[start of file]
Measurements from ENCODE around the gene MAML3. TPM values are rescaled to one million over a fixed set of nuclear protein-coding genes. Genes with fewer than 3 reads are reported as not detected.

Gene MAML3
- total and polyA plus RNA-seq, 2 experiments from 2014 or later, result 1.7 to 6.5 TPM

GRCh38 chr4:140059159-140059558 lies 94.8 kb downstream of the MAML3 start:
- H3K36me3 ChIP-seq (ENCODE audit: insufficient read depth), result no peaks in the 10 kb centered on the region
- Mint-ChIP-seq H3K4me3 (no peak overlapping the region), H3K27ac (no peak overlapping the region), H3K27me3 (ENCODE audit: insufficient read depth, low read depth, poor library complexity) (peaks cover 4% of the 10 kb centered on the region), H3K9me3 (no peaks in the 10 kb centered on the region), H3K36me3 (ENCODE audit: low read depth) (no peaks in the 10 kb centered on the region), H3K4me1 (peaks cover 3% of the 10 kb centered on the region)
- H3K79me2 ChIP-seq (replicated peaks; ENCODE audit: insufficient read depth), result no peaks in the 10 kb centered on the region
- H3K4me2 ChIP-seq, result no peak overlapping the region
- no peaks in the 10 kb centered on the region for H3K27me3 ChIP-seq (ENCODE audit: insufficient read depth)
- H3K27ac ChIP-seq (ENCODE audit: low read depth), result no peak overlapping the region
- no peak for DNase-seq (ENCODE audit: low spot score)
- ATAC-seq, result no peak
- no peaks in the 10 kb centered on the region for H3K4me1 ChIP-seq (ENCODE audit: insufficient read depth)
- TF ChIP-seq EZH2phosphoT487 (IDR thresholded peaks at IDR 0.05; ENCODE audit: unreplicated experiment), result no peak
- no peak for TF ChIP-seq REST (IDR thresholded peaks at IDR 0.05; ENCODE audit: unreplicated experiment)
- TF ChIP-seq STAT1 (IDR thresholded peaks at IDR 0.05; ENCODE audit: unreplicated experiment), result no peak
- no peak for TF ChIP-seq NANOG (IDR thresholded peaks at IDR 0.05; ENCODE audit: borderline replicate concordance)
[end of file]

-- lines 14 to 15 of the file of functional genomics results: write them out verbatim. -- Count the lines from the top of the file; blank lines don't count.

- TF ChIP-seq EZH2phosphoT487 (IDR thresholded peaks at IDR 0.05; ENCODE audit: unreplicated experiment), result no peak
- no peak for TF ChIP-seq REST (IDR thresholded peaks at IDR 0.05; ENCODE audit: unreplicated experiment)